An Historical Overview of the National Network of Libraries of Medicine, 1985–2015

By Speaker, Susan L. | Journal of the Medical Library Association, April 2018 | Go to article overview

An Historical Overview of the National Network of Libraries of Medicine, 1985–2015


Speaker, Susan L., Journal of the Medical Library Association


The Regional Medical Library (RML) Program, now the National Network of Libraries of Medicine (NNLM), has a rich and remarkable history, beginning in 1965. Alison Bunting, AHIP, FMLA, ably documented the network's first twenty years in her 1987 article, "The Nation's Health Information Network: History of the Regional Medical Library Program, 1965-1985" [1].

The following historical overview traces the major trends in the network's development between 1985 and 2015, drawing on three decades of primary and secondary sources. These include the library periodical literature, RML directors' meetings minutes, statements of work for successive five-year RML contracts, National Library of Medicine (NLM) annual reports, RML newsletters and blogs, and other materials, along with informal conversations with National Network Coordinating Office staffmembers. A careful review of these sources reveals how the network transformed itself during this time: growing, adapting, and evolving as information technology came of age and as both NLM and the RMLs, which originally focused on serving academically affiliated physicians, came to support a much larger, denser network of organizations offering health information resources to everyone.

REGIONAL MEDICAL LIBRARY (RML) DEVELOPMENT TO 1985

The idea for regional medical libraries emerged in the early 1960s, as medical school librarians, physicians, and federal officials began to consider how to improve the often poor condition and inadequate collections of US medical school libraries. In 1964, the President's Commission on Heart Disease, Cancer and Stroke noted that communication of current research would be essential in the battle against those diseases and warned that "unless major attention is directed to improvement of our national medical library base, the continued and accelerated generation of scientific knowledge will become increasingly an exercise in futility" [1].

The Medical Library Assistance Act of 1965 [2], part of a deluge of health-related legislation enacted that year, authorized NLM to provide grant funding to improve the condition and capabilities of medical libraries throughout the United States. The grants were available for (1) construction of new and renovation, expansion, or rehabilitation of existing medical library facilities; (2) training of medical librarians and other information specialists in the health sciences; (3) assistance to special scientific projects; (4) research in the field of medical library science and related fields; (5) improvement and expansion of basic resources of medical libraries and related facilities; (6) development of a national system of regional medical libraries; and (7) preparation of biomedical scientific publications [1].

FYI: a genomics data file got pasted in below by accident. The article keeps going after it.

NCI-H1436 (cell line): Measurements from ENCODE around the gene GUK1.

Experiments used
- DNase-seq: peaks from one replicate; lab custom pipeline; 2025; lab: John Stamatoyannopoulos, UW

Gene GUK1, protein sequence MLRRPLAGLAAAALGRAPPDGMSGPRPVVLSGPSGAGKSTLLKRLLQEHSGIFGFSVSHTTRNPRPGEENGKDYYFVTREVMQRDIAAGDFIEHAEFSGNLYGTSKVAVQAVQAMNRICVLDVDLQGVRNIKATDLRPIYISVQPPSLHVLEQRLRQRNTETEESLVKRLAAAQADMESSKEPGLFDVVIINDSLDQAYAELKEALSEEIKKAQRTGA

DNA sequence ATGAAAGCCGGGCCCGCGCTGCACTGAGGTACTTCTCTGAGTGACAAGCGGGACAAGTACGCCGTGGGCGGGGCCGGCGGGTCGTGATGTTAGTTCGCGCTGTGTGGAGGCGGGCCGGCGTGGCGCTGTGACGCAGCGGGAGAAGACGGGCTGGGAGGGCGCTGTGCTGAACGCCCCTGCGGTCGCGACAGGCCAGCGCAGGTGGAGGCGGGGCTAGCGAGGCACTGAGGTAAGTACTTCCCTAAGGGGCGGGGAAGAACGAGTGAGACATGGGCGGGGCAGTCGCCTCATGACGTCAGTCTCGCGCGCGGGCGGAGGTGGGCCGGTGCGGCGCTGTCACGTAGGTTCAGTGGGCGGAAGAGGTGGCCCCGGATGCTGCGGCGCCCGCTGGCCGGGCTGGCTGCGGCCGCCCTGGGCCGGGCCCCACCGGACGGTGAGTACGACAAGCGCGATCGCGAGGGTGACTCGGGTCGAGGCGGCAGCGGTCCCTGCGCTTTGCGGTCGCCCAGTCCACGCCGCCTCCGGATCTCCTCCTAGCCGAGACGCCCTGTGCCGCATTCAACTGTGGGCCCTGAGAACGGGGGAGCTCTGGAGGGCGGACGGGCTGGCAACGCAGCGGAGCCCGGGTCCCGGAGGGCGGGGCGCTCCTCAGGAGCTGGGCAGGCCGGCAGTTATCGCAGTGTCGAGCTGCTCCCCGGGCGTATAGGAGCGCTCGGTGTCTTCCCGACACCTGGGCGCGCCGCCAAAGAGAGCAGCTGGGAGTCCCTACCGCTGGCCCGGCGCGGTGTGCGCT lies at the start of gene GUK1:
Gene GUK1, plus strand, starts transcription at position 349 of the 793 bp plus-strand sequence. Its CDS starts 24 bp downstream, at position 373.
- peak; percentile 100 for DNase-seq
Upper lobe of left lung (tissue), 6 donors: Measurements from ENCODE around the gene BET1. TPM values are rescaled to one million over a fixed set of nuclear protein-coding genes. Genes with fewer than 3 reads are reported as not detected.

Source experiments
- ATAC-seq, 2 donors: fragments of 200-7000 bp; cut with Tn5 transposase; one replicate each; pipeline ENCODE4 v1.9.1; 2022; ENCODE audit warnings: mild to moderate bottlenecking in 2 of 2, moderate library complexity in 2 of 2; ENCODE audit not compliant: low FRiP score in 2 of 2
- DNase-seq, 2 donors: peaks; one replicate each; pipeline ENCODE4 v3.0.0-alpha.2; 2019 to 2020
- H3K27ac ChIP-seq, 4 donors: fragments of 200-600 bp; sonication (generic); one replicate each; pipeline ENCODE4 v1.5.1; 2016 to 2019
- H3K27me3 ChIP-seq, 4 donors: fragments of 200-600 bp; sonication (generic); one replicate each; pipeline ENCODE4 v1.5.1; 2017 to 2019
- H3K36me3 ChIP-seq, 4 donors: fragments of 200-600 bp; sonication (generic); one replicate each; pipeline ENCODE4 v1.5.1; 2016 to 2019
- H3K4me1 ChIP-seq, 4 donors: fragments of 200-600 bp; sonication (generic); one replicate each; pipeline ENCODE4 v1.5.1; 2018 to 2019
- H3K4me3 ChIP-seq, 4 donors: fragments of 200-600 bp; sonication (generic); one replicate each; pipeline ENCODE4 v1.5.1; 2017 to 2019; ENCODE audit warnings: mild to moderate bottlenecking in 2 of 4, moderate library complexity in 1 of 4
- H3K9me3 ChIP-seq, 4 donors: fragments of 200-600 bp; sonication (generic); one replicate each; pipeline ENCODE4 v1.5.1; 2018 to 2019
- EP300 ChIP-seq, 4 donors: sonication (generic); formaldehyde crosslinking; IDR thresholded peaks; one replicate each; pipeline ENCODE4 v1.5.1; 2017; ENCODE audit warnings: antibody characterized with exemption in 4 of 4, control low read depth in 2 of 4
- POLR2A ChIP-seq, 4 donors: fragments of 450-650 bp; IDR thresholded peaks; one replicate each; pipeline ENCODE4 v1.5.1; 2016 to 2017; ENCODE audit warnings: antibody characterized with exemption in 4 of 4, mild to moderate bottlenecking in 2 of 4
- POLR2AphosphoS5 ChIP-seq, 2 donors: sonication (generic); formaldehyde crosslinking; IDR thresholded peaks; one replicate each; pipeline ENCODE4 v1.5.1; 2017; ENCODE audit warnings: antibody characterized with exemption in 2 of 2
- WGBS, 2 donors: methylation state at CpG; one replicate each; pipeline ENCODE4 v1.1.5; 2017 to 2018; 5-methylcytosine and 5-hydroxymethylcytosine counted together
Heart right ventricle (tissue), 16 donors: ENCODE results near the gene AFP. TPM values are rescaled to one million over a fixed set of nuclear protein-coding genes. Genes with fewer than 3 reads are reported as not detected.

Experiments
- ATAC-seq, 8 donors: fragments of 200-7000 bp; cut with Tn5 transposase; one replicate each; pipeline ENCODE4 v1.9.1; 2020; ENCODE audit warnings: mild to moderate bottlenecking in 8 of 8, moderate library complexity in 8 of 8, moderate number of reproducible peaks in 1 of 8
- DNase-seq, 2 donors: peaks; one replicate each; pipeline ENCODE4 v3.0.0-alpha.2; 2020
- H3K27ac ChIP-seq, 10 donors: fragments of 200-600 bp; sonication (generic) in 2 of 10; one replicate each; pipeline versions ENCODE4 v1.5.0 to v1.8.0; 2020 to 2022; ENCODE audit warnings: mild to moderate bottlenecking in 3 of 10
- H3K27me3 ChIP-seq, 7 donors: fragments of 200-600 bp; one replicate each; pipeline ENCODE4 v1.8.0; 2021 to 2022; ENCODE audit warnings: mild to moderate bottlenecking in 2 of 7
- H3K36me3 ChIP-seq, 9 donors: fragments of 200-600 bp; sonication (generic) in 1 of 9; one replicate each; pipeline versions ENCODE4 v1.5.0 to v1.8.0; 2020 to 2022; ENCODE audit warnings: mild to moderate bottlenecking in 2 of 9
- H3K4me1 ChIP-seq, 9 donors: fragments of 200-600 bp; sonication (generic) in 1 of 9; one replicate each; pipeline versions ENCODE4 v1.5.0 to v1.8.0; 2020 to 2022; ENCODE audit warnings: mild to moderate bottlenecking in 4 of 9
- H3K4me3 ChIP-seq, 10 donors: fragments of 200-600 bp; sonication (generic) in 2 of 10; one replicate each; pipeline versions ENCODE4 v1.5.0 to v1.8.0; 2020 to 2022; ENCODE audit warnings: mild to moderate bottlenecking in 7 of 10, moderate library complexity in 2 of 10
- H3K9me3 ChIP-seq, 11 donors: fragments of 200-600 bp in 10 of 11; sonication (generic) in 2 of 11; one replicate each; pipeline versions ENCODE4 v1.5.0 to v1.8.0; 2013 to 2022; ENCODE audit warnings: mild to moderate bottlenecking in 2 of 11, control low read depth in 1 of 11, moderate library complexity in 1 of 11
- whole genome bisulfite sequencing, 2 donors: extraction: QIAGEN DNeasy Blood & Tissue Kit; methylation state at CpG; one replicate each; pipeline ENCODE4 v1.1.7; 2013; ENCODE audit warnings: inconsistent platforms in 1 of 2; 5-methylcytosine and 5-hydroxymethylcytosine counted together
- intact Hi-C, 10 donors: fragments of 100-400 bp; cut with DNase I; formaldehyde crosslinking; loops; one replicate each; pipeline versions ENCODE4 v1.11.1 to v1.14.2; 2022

During the next five years, NLM worked with medical libraries around the country to delineate the geographical regions and decide which institutions should be designated as the RML for each one. The first RML, Harvard University's Countway Medical Library, became operational in 1967; another ten were designated by 1970. Within each of the original eleven geographical regions was an RML; a number of Resource Libraries, usually medical school libraries; and a larger number of smaller Basic Health Sciences Libraries, located in hospitals, medical societies, and so on. Initially funded by grants, the RML network's basic activities were supported with competitive three-year contracts (later increased to five years) from 1971 to 2016. In 1982, with the Reagan-era government budget cuts, the network was reconfigured into seven regions.

The core responsibilities of the RMLs in the early years were to: (1) provide health professionals with basic information services: access to books, journals, audiovisuals, and literature databases; (2) improve and extend the interlibrary loan (ILL) services; (3) coordinate and extend the regional network; (4) coordinate the collection of regional holdings data; (5) compile union lists (which contributed to NLM's Serials Holdings database and facilitated ILL work); (6) train regional library staffto use NLM's medical citation database (the Medical Literature Analysis and Retrieval System [MEDLARS]) and other computer-based resources as they were developed; (7) assess the region's information needs and conduct evaluations of the various RML projects; and (8) promote the RMLs' work via published articles and newsletters about RML activities and exhibits at professional meetings. …

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